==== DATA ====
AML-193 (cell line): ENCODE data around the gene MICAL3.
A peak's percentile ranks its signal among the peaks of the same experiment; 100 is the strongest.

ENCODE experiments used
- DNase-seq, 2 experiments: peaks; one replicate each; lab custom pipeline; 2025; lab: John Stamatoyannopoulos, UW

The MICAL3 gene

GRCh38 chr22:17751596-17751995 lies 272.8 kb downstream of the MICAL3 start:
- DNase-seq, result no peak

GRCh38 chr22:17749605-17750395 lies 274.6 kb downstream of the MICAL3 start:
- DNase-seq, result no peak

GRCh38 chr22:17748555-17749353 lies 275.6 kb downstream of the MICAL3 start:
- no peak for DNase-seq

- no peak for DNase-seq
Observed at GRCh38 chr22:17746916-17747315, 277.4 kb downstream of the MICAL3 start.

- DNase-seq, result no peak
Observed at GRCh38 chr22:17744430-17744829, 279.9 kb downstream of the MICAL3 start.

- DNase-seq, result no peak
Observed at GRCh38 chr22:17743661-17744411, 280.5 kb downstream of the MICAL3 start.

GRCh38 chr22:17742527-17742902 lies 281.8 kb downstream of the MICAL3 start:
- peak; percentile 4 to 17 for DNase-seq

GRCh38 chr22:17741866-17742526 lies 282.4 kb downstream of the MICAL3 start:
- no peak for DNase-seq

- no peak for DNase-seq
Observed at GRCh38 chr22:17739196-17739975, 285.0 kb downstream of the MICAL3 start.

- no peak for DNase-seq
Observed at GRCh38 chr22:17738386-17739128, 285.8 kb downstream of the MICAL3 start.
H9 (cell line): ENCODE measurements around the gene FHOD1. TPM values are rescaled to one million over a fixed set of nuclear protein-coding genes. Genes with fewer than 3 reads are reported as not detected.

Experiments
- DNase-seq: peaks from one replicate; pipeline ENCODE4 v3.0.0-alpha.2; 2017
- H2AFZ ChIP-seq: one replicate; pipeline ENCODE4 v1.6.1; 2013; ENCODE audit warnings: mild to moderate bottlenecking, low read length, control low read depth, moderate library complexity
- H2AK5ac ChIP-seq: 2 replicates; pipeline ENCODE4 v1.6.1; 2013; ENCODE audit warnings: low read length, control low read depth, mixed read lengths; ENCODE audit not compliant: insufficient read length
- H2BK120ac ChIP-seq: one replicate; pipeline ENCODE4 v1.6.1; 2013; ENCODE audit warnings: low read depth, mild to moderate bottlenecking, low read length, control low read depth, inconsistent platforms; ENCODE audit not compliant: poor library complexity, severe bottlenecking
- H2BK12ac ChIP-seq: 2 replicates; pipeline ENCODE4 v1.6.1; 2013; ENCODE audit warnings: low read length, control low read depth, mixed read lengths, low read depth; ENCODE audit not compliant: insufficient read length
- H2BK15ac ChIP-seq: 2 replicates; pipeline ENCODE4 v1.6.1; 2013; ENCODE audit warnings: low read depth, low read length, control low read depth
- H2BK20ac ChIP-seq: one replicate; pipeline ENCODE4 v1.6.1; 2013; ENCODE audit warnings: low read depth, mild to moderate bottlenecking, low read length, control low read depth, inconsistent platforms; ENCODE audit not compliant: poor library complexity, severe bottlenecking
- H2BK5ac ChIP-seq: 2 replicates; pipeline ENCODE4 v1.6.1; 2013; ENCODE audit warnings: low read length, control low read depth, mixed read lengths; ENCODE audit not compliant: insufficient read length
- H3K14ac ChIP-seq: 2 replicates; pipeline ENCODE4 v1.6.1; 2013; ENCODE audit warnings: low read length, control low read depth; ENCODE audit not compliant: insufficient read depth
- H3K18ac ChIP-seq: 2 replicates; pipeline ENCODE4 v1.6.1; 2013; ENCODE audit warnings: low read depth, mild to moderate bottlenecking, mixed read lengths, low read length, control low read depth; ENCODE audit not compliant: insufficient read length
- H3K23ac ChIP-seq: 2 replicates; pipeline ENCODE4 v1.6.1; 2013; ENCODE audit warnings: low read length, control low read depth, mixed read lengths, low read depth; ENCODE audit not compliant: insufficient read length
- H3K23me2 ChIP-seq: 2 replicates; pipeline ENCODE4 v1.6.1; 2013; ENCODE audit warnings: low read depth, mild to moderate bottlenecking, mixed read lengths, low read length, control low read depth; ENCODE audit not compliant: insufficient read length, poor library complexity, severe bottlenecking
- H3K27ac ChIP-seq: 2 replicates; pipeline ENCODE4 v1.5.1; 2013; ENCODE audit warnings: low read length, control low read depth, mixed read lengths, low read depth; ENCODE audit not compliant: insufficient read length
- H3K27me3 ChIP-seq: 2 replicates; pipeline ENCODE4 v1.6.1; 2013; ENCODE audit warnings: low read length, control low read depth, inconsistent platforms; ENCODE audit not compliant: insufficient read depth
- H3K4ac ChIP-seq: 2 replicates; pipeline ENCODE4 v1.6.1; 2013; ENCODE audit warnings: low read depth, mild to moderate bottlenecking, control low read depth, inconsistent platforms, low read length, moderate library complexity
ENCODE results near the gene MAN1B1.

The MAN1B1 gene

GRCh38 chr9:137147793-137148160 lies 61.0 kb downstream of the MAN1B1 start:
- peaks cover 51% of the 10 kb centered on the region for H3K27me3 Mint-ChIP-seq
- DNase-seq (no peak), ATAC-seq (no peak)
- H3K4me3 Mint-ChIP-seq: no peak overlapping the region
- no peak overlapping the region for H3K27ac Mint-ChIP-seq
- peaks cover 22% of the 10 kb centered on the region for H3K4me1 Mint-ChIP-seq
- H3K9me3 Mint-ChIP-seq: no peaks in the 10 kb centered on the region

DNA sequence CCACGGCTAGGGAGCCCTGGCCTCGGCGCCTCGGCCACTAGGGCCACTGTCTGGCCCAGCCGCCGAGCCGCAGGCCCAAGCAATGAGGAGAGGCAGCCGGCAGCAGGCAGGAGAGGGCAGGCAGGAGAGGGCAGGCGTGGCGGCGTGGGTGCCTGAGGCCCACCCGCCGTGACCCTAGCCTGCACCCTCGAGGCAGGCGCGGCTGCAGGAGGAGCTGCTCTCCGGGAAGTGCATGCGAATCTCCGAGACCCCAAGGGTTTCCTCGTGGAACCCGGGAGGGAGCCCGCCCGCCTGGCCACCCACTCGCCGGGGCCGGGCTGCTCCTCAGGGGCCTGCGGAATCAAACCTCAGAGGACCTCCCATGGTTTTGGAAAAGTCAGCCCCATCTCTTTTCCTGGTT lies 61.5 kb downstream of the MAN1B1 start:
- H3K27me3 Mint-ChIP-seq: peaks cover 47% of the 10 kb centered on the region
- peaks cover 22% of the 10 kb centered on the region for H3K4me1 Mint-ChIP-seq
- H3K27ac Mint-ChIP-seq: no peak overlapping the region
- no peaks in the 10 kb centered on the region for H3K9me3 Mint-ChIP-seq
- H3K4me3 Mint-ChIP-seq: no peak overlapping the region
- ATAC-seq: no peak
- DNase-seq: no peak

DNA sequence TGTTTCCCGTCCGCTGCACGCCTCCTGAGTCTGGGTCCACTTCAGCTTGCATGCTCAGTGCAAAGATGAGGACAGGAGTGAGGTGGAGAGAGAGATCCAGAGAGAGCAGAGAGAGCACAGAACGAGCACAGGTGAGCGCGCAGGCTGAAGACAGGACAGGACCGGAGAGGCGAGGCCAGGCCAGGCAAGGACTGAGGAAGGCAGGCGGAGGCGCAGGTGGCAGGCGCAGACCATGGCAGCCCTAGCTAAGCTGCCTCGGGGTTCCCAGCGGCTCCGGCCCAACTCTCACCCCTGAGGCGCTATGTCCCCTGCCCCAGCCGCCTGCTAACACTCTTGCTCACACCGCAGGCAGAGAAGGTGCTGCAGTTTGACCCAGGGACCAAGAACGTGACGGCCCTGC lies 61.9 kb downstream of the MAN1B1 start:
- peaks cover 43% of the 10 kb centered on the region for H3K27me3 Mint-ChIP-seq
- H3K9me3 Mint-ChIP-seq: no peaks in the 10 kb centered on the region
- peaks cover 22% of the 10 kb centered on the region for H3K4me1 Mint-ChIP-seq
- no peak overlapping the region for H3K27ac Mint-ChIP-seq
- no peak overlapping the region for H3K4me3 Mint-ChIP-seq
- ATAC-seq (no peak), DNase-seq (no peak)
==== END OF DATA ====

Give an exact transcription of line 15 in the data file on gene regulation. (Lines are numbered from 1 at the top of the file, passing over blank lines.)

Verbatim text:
Observed at GRCh38 chr22:17744430-17744829, 279.9 kb downstream of the MICAL3 start.